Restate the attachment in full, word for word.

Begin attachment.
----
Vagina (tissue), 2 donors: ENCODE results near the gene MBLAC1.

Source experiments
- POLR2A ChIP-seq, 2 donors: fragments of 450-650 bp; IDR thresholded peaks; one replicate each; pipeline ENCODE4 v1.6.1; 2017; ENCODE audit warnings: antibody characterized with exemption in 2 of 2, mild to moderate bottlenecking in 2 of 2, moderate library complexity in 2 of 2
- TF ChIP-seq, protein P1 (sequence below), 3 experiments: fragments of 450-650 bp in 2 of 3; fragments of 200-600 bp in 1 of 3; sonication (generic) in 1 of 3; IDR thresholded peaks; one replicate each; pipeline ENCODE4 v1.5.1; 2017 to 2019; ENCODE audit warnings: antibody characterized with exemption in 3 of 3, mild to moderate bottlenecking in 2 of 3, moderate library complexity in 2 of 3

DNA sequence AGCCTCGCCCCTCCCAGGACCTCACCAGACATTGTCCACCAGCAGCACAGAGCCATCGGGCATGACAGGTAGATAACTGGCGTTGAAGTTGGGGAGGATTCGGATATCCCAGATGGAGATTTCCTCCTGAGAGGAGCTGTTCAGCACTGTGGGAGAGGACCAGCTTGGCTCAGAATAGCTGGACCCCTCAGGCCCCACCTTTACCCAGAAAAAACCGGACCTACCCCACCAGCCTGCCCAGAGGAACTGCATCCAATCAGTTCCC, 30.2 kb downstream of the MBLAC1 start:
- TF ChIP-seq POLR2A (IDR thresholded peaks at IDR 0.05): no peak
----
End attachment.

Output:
Vagina (tissue), 2 donors: ENCODE results near the gene MBLAC1.

Source experiments
- POLR2A ChIP-seq, 2 donors: fragments of 450-650 bp; IDR thresholded peaks; one replicate each; pipeline ENCODE4 v1.6.1; 2017; ENCODE audit warnings: antibody characterized with exemption in 2 of 2, mild to moderate bottlenecking in 2 of 2, moderate library complexity in 2 of 2
- TF ChIP-seq, protein P1 (sequence below), 3 experiments: fragments of 450-650 bp in 2 of 3; fragments of 200-600 bp in 1 of 3; sonication (generic) in 1 of 3; IDR thresholded peaks; one replicate each; pipeline ENCODE4 v1.5.1; 2017 to 2019; ENCODE audit warnings: antibody characterized with exemption in 3 of 3, mild to moderate bottlenecking in 2 of 3, moderate library complexity in 2 of 3

DNA sequence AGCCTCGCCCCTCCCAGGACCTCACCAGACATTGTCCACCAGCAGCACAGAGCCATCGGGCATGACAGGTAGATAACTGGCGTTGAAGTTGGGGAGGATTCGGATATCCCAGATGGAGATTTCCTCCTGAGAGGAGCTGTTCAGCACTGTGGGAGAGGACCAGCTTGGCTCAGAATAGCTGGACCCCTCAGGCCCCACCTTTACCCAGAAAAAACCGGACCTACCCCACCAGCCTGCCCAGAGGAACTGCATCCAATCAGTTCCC, 30.2 kb downstream of the MBLAC1 start:
- TF ChIP-seq POLR2A (IDR thresholded peaks at IDR 0.05): no peak